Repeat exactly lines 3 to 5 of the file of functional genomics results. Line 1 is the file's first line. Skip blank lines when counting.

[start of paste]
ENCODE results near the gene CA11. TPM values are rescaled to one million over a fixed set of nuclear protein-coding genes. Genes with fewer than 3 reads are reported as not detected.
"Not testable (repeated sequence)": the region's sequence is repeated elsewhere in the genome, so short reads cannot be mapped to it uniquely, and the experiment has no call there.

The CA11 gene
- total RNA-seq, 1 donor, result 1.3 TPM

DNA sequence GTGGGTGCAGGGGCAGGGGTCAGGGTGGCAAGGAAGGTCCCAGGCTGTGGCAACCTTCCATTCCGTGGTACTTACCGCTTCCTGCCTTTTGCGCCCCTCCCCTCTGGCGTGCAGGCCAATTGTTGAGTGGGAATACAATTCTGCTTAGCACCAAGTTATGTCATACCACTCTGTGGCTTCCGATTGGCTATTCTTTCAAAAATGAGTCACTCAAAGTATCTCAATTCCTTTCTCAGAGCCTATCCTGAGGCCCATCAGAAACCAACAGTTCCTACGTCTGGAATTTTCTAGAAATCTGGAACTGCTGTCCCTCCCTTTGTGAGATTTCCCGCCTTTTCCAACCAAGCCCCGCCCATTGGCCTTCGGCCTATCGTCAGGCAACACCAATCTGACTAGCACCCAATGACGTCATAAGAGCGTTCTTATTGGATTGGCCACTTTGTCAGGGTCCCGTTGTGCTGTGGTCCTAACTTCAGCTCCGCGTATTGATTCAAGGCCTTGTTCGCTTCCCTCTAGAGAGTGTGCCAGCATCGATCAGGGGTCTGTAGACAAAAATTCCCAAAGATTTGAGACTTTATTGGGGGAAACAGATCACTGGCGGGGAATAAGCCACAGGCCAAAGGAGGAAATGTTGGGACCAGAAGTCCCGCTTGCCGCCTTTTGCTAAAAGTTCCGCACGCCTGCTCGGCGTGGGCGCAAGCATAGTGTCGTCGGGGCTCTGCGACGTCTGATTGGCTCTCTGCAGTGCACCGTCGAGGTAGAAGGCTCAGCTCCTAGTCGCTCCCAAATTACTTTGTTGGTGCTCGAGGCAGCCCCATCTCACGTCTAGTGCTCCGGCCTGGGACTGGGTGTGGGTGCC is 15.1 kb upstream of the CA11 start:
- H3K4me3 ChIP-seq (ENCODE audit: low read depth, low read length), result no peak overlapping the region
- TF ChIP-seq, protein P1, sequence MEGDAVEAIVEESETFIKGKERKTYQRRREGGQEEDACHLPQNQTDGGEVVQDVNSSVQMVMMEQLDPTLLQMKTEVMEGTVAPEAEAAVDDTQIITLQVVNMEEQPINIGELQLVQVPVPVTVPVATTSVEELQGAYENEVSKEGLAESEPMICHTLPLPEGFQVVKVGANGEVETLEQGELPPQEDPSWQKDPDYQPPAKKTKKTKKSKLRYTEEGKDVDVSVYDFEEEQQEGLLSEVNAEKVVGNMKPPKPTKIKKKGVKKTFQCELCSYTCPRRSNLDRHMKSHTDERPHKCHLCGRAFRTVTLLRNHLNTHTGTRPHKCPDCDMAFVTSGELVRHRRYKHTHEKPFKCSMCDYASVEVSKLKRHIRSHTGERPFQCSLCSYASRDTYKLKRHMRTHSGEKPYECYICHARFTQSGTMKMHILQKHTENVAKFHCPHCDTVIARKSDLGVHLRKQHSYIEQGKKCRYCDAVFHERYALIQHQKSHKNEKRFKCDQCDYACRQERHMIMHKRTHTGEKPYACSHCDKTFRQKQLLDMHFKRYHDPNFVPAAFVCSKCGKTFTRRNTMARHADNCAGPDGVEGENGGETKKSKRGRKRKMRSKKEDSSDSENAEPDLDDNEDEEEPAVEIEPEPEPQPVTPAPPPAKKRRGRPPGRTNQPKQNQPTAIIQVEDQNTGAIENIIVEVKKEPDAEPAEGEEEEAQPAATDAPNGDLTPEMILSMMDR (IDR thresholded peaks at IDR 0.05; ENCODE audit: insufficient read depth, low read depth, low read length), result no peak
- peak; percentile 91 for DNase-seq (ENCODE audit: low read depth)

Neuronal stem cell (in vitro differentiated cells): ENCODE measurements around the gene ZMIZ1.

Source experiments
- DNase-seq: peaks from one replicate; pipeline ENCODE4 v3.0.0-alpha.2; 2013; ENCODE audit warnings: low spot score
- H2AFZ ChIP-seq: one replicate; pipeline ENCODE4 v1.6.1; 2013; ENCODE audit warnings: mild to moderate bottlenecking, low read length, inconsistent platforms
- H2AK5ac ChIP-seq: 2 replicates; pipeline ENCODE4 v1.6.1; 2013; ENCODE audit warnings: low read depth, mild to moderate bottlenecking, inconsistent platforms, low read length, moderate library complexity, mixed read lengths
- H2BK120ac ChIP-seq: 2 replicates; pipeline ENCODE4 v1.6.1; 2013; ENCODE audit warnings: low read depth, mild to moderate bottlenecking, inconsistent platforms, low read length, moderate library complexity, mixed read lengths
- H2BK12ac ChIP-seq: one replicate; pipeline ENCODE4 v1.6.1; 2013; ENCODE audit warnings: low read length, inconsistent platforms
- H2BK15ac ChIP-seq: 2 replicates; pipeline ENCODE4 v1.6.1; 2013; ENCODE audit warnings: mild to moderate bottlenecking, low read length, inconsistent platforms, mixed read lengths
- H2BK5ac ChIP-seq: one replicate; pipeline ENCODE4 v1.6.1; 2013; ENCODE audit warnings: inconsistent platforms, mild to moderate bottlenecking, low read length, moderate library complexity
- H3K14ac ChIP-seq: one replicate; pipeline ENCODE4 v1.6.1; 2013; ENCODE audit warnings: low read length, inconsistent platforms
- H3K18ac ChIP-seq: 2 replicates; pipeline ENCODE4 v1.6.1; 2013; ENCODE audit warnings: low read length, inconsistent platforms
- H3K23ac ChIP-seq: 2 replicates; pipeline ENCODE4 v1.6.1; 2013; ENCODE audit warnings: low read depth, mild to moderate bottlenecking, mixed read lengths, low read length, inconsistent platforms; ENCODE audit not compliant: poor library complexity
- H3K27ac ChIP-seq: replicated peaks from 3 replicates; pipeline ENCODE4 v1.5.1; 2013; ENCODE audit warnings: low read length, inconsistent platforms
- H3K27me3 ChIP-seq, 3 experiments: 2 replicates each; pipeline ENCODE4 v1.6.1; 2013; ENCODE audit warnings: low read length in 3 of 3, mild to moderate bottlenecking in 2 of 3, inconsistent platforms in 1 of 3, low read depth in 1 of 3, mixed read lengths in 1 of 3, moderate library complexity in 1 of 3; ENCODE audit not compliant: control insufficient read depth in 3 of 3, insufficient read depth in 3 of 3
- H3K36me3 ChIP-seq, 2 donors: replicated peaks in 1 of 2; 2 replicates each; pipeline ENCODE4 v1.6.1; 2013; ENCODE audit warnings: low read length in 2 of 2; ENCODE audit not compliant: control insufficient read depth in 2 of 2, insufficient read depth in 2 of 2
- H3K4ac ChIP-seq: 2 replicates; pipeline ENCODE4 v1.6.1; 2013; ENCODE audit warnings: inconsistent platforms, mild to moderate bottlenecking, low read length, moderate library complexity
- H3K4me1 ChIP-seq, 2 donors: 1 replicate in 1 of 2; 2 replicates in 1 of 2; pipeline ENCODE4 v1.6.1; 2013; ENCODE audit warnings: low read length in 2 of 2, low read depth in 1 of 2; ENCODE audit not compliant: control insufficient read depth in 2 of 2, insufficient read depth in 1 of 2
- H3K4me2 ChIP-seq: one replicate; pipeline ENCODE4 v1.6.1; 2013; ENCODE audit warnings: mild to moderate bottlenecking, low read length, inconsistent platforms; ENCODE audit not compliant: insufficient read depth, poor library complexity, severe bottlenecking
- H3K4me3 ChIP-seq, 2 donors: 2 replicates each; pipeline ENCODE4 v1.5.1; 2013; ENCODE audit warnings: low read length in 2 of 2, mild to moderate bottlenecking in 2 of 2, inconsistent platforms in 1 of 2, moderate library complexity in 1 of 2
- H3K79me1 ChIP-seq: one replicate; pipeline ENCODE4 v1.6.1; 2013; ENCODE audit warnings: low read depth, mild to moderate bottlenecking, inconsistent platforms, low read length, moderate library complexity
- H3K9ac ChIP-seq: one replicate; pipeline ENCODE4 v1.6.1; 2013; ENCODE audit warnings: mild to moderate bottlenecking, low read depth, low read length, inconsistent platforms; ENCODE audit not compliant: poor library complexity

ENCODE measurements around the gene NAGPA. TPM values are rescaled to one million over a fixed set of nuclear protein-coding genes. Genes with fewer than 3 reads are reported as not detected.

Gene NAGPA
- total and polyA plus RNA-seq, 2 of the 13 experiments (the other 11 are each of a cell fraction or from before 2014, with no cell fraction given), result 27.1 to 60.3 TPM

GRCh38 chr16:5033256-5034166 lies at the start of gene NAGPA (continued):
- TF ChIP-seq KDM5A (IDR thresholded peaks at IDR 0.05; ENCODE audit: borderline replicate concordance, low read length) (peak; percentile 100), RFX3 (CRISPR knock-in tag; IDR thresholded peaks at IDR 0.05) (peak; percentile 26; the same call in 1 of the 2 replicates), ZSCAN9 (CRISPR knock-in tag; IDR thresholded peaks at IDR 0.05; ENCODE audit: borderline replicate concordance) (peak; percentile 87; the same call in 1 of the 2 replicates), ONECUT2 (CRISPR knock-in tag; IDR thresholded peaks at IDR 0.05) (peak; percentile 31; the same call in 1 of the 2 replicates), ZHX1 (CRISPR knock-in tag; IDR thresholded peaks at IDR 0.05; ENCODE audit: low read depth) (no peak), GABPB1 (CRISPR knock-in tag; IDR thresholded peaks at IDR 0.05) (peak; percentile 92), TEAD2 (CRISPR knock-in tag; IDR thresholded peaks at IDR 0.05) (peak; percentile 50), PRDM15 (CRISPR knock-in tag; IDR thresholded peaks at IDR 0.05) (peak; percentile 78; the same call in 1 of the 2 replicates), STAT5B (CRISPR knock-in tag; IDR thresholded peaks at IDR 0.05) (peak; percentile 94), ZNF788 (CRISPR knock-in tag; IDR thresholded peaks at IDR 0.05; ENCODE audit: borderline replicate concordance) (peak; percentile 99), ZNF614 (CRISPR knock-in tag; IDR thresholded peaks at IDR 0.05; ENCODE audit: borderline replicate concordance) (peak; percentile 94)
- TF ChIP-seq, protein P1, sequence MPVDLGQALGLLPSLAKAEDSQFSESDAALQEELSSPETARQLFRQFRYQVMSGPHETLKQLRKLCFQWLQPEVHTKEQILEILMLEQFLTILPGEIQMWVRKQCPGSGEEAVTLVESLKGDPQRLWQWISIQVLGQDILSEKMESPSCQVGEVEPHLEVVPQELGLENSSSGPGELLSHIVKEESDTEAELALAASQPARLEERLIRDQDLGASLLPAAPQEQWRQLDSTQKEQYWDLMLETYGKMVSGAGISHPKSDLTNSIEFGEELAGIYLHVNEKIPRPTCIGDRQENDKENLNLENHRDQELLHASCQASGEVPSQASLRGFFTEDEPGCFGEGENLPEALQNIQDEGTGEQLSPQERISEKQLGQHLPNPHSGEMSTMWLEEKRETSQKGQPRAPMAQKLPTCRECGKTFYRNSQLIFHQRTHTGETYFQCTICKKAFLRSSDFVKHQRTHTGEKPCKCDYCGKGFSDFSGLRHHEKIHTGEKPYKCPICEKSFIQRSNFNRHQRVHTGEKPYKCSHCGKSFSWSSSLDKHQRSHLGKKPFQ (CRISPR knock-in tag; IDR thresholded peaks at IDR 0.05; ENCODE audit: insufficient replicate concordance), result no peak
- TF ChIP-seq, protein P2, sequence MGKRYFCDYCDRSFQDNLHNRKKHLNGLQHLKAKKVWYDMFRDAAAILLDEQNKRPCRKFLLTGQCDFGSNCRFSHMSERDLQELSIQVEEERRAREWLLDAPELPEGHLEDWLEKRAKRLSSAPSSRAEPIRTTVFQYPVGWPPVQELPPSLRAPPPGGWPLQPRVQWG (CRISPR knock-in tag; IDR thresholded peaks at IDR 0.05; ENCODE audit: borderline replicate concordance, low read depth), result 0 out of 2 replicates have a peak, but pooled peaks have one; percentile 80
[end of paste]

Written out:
The CA11 gene
- total RNA-seq, 1 donor, result 1.3 TPM

DNA sequence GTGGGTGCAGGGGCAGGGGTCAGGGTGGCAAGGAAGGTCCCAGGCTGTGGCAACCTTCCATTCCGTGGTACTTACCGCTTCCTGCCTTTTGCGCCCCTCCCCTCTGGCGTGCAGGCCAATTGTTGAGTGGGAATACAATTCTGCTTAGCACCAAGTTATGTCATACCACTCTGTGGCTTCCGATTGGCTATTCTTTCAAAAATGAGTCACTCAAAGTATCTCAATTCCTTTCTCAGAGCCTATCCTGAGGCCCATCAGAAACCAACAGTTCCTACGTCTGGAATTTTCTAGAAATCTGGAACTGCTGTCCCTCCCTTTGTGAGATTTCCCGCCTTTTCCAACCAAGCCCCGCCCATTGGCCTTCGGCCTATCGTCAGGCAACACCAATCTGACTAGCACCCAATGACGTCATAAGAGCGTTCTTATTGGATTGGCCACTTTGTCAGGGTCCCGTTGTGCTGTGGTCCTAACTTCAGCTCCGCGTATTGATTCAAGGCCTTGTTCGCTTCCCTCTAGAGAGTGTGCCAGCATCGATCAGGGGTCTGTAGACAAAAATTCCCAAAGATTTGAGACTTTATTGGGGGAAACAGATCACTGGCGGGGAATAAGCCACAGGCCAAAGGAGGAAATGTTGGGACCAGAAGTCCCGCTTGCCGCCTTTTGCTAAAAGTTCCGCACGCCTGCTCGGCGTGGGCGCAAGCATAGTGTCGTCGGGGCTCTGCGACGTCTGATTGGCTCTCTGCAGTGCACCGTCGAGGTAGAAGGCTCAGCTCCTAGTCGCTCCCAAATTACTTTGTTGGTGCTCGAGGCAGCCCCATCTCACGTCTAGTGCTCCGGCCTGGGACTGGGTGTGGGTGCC is 15.1 kb upstream of the CA11 start: